Review of "Naiad: A Timely Dataflow System"

08 Sep 2015

Review of "Naiad: A Timely Dataflow System"

A lot of distributed dataflow system are around the big data ecosystem. Some of them provide high throughput, some provide low latency stream processing, or offer iterative computation. But a lot of applications require these features all at once. In which case they usually need to write code on different platforms. This usually brings high development and maintenance cost. Naiad is a distributed system for executing data parallel cyclic dataflow programs. It offers high throughput batch processing, low latency stream processing and the ability to perform iterative and incremental computations all in one framework.

It achieves this by utilizing a new computational model, timely dataflow. This model enriches dataflow computation with timestamps that represent logical points in the computation and provide the basis for an efficient, lightweight coordination mechanism. Timely dataflow supports the following three features:

  1. structured loops allowing feedback in the dataflow.
  2. stateful dataflow vertices capable of consuming and producing records without global coordination.
  3. notifications for vertices once they have received all records for a given round of input or loop iteration.

We can see that it makes several trade-offs in order to achieve its goals. First, it forces application developers to interact with its complicated graph and timestamps system. Second, in order to achieve higher performance, all the vertices are stateful, thus bringing more complexity in fault-tolerance handling and makes stragglers handling even more tricky. Under this framework, in order to achieve fault tolerance, application developers has to implement checkpoint logic by themselves, which increases the burden of developers, and what's worse, this burden has nothing to do with the application's business logic! To mitigate straggler effect, Naiad has to deal with network hardware or protocol optimization, .NET garbage collection and vertex state contention. Which is doubtfully effective, for example, if a machine in a giant cluster is a bit sluggish, how will all these mechanisms prevent it? It's certainly not a big issue in a smaller cluster where all machines are under close control, but for a lot of users, this might be a problem. Lastly, the author didn't mention anything about data locality optimization. What they do is they uses very fast switches to connect a relatively smaller number of workers. Under the design of the central message dispatching, it's probably not realistic to have data locality optimization.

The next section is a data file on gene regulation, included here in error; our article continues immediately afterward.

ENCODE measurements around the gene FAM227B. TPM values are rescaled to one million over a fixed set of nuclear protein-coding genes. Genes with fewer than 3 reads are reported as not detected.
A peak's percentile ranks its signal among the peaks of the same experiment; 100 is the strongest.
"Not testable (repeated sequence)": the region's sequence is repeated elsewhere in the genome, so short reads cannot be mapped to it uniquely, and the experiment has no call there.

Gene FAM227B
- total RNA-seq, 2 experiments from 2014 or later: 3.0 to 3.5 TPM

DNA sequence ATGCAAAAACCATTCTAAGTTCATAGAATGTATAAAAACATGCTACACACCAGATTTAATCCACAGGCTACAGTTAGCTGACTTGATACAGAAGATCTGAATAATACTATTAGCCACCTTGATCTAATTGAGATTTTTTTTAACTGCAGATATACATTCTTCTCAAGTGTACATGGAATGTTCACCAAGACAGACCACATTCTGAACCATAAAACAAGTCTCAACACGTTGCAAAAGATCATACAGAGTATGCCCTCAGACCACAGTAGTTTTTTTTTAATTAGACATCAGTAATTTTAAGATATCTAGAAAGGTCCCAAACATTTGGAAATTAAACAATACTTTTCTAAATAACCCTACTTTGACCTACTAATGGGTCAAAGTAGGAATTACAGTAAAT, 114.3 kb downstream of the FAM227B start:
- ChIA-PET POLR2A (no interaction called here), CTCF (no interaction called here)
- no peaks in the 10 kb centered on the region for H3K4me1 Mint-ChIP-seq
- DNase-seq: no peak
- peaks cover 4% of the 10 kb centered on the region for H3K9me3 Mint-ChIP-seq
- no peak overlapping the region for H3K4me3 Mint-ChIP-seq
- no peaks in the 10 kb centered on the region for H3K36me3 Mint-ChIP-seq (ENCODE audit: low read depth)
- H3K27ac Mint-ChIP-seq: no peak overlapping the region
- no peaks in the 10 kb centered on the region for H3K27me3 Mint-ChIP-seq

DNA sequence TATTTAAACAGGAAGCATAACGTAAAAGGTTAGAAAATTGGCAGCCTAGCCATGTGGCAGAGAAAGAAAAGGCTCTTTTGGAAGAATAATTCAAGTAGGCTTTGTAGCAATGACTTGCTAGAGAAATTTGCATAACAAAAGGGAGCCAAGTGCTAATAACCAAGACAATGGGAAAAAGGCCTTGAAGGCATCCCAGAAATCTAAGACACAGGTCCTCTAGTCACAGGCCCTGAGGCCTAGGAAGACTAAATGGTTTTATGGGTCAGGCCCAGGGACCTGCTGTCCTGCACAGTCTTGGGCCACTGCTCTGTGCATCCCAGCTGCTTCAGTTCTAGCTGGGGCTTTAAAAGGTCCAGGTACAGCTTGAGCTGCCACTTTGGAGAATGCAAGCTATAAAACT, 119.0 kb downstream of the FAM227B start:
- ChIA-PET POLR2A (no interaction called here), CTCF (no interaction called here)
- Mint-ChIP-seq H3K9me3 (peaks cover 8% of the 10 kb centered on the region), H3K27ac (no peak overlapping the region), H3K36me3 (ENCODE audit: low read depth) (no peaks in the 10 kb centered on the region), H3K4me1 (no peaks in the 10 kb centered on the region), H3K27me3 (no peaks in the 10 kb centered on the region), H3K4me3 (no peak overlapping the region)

It is really desirable to have high throughput, low latency, and iterative computation all integrated in one framework. We see that built on Spark, there comes Spark Streaming, which provides low latency stream processing capability to Spark, making Spark able to achieve all three goals mentioned by the paper, although according to the paper, latency performance is not comparable with Naiad. But Spark certainly provides much simpler programming interface. Besides, Naiad is tightly bound to .NET platform, which has a bad record when competing with JVM platform in enterprise computation market. Thus, I suspect the technology introduced in the paper will still be influential in 10 years. Anyway, just my thought.